Furthermore, if you were planing to take physics classes at the community college, take them for enjoyment, and don't expect any to transfer. The math department at my school doesn't accept anything above Calculus 2 from the CC's... We had too many people transferring who claimed to know linear algebra and differential equations. In reality, they only knew how to put a matrix in reduced row echelon form and solve 1st order linear ODEs.
  7. Dec 13, 2011 #6


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    I taught in a CC in Washington state for 18 years. Although I can't speak for all CC teachers, none of my fellow math, chemistry, physics, engineering, etc. teachers every gave anything above an F to students who never attended. At the time I was there, about a third of our students went on to transfer to four-year schools.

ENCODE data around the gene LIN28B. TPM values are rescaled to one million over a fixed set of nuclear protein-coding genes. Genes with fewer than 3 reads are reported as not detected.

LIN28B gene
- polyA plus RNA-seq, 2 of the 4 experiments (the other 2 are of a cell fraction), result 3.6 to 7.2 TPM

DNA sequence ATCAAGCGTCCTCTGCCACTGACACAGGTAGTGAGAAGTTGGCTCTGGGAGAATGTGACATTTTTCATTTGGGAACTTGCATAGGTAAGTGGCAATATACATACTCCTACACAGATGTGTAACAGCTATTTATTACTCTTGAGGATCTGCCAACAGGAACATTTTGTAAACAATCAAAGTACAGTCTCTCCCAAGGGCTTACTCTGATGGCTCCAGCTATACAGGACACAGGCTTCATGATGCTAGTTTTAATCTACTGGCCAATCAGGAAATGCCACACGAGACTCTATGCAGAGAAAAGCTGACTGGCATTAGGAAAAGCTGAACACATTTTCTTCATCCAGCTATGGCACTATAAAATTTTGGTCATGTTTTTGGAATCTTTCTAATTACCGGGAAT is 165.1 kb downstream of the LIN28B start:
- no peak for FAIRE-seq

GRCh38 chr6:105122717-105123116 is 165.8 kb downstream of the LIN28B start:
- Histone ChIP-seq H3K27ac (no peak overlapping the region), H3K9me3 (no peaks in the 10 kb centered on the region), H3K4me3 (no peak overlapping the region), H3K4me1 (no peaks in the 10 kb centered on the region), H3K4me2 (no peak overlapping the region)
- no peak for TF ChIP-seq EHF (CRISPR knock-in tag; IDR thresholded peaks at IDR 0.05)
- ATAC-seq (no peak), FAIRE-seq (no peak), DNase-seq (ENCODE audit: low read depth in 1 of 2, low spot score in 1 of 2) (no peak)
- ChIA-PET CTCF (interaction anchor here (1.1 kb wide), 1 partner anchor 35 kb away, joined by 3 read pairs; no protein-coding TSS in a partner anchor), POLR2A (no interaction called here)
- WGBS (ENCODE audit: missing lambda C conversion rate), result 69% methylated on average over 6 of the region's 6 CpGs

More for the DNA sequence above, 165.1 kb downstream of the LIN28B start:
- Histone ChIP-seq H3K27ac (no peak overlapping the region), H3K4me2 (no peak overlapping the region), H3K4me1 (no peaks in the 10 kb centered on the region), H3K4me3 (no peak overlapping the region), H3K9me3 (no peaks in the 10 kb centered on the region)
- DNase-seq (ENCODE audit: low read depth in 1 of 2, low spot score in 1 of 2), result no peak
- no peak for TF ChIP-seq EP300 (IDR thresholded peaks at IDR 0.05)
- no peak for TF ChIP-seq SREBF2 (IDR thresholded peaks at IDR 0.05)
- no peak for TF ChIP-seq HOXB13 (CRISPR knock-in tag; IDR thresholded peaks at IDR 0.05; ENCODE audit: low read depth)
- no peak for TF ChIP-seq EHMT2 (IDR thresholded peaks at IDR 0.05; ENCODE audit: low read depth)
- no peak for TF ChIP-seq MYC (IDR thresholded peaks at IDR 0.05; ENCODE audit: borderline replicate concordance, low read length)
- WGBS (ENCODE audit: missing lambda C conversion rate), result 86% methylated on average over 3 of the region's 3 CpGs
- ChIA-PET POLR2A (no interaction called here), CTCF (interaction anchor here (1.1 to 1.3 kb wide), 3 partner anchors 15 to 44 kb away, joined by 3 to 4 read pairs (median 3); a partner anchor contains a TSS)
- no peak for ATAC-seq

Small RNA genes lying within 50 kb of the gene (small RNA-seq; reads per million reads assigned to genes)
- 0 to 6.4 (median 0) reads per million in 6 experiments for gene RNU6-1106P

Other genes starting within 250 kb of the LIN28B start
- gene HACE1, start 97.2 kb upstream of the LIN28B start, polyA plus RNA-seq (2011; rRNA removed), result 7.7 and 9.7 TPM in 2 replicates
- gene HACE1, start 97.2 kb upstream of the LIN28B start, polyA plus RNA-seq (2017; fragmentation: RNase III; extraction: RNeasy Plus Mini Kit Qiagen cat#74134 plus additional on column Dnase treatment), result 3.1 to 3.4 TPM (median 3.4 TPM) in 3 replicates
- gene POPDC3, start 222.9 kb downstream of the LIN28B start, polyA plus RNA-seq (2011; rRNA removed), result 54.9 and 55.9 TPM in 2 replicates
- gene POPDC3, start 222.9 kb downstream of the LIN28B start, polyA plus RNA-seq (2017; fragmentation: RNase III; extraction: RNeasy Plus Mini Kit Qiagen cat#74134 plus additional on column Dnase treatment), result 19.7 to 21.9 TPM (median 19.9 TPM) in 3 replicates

At my school we had three quarters of Calculus, as well as 200-level courses in Linear Algebra and Differential Equations. All of these courses transferred to the four-year institutions.
  8. Dec 14, 2011 #7
    I took two classes at a community college the summer before my freshman year. My intention was to take classes there for two years and then transfer to a four year university. I transferred after the summer semester and I couldn't be any happier.